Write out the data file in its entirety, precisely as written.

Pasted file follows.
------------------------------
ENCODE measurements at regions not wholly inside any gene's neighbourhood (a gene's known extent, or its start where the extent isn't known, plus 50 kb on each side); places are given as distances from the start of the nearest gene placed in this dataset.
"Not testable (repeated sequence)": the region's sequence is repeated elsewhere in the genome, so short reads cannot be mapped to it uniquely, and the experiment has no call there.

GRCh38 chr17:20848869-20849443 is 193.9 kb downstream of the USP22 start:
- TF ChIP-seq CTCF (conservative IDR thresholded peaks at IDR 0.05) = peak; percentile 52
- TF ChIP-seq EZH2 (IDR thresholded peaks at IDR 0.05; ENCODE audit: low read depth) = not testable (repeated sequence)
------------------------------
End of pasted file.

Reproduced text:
ENCODE measurements at regions not wholly inside any gene's neighbourhood (a gene's known extent, or its start where the extent isn't known, plus 50 kb on each side); places are given as distances from the start of the nearest gene placed in this dataset.
"Not testable (repeated sequence)": the region's sequence is repeated elsewhere in the genome, so short reads cannot be mapped to it uniquely, and the experiment has no call there.

GRCh38 chr17:20848869-20849443 is 193.9 kb downstream of the USP22 start:
- TF ChIP-seq CTCF (conservative IDR thresholded peaks at IDR 0.05) = peak; percentile 52
- TF ChIP-seq EZH2 (IDR thresholded peaks at IDR 0.05; ENCODE audit: low read depth) = not testable (repeated sequence)